UV has been very settled since his arrival on the Langue de Barbarie in late April. As a hotspot for migratory birds including ospreys it was possible that some behavioural changes could become evident from mid/late September when dominant adults return, but at the moment it is very early in the season for any adults to have reached Senegal.
However, over the last few days there have been changes in UV’ s activity. He has made a couple of short trips to the mainland – not that unusual albeit they aren’t frequent – and he has hunted much further out to sea and/or south along the spit than the norm. This image for 23 August shows both a visit to the mainland and an extended foraging trip.
The two trips offshore to the right of the extended one are more representative of his usual range. On 24 August he flew several km along the Langue.
Apart from these changes he still seemed very settled, spending hours perched on favourite trees or a stump in the sand.
Then yesterday afternoon, having flown south along the beach again, he was off on a 90 km one way journey. This graphic by Paul also shows the probable reason.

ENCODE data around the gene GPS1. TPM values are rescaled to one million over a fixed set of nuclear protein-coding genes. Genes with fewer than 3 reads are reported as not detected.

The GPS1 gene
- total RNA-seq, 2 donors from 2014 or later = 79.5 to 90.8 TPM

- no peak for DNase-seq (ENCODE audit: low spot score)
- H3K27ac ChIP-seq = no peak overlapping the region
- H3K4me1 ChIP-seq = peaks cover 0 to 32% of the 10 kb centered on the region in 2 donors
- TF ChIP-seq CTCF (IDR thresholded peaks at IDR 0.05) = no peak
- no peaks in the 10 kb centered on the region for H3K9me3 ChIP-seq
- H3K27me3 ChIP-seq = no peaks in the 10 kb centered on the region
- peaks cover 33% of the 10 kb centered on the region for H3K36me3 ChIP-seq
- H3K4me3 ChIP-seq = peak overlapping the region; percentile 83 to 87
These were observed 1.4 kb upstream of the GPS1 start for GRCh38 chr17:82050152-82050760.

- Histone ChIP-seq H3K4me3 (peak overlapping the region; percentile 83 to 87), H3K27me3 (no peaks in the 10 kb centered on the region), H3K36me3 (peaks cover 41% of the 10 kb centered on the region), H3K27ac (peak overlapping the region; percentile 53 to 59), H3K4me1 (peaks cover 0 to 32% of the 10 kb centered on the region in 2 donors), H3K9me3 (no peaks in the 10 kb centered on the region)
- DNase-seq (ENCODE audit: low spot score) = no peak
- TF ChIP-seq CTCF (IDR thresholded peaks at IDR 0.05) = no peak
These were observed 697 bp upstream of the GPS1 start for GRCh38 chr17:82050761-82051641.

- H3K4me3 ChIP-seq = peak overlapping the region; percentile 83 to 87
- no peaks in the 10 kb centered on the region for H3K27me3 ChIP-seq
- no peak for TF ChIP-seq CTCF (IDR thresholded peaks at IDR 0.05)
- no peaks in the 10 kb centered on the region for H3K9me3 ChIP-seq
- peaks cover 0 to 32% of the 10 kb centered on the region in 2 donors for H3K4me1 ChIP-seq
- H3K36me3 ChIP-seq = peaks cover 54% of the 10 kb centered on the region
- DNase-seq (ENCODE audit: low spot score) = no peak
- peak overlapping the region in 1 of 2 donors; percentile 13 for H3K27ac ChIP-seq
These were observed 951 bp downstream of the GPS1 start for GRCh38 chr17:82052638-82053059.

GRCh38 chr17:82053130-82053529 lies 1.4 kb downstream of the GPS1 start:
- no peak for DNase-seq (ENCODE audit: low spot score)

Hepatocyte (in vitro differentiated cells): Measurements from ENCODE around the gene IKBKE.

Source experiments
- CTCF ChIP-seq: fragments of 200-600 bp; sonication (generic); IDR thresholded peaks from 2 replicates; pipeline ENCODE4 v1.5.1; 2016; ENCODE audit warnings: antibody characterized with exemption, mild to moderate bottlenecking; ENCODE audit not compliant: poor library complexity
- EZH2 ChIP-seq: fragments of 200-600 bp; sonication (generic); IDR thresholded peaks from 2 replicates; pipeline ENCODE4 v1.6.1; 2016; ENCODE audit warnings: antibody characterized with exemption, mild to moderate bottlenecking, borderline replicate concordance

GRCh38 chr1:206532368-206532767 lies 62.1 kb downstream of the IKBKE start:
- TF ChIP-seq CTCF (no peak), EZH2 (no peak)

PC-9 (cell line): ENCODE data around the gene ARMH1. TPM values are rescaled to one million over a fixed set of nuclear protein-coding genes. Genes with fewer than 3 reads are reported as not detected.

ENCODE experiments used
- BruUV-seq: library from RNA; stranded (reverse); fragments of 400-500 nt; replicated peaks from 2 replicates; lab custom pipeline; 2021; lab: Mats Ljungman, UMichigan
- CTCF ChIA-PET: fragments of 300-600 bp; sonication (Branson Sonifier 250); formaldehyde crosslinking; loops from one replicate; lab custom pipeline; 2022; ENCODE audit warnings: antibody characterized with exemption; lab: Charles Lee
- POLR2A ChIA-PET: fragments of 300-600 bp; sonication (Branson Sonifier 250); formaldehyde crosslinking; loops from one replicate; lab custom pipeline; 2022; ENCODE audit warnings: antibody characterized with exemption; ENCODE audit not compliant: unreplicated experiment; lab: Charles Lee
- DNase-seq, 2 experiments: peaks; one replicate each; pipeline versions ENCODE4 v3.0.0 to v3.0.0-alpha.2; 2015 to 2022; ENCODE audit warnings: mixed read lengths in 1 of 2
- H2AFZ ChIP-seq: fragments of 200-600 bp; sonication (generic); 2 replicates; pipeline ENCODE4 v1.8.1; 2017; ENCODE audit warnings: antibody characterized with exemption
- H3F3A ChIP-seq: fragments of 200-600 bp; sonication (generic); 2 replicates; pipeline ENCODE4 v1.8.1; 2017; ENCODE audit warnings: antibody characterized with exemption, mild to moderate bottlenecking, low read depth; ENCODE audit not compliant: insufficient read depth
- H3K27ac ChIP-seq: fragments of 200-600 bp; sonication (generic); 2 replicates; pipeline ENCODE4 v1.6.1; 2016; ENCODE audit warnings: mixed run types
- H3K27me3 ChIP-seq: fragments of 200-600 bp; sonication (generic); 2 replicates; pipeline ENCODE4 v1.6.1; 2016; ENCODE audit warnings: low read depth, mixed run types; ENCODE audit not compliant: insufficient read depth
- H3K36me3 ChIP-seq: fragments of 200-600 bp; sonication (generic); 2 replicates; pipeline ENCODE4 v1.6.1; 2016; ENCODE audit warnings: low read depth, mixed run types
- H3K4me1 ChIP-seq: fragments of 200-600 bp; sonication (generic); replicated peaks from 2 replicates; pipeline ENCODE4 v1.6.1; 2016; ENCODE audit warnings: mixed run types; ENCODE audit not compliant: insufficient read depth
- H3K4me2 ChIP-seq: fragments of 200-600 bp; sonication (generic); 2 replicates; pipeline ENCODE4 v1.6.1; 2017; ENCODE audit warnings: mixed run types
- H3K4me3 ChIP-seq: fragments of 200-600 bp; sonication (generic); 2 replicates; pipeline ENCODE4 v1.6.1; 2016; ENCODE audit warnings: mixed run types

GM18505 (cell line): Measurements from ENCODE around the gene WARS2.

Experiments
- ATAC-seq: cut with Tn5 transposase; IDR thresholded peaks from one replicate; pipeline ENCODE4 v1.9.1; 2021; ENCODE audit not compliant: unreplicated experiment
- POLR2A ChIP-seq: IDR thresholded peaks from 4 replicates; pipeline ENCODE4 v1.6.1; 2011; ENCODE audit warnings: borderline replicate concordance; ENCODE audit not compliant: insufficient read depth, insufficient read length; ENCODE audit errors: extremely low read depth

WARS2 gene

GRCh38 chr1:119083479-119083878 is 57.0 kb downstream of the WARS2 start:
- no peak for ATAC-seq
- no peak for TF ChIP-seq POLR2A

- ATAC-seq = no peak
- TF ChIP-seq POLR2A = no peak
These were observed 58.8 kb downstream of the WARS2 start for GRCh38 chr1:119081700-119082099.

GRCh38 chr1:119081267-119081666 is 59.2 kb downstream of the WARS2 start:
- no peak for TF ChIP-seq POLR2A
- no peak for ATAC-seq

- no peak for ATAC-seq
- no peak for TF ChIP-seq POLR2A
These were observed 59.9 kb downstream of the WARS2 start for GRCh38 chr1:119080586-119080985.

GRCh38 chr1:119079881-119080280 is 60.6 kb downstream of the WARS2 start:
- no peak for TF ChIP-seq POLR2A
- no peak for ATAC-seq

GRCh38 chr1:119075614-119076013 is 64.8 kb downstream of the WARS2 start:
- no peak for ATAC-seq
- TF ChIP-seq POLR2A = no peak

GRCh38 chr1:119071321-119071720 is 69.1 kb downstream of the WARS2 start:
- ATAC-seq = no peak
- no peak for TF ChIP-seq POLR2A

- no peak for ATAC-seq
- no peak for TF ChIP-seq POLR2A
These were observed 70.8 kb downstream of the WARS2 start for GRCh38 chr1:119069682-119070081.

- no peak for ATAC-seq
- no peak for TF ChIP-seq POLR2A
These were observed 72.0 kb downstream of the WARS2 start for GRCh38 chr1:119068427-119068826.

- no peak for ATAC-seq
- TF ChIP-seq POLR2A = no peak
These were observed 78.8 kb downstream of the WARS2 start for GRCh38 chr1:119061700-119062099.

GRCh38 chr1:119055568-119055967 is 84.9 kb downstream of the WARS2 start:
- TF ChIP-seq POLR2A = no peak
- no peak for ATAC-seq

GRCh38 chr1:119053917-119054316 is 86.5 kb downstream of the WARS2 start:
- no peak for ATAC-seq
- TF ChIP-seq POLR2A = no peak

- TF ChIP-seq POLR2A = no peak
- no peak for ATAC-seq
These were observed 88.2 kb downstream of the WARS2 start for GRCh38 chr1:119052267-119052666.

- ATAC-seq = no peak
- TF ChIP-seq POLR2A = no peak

The muddy looking patch on the sea is in fact just that – sediment and mud washed down from the upper reaches of the Senegal River by the rains. A dense plume reaches 10 km out to sea. This satellite weather image courtesy of Paul shows it clearly.
Thanks to Paul for the analysis which enabled the probable reason for UV’s travel south to be identified.
The graphic of UV’s travel shows he was flying high (the ‘extensions to ground’ feature) as he left his base and again as he turned inland. He roosted very near a spot he used when exploring in February. The last data download shows he started to head north this morning. He could return much closer to the Langue before the water clarity becomes a problem although visibility will be affected about 30 km from the centre of the patch. It will be several weeks before the water around the Langue de Barbarie returns to normal so UV’s behaviour will be interesting to follow.
Meanwhile in Morocco 7H is quite settled and is foraging over a reduced range compared to a few weeks ago. This is a fairly typical day, although the early foraging by the estuary is a less common event.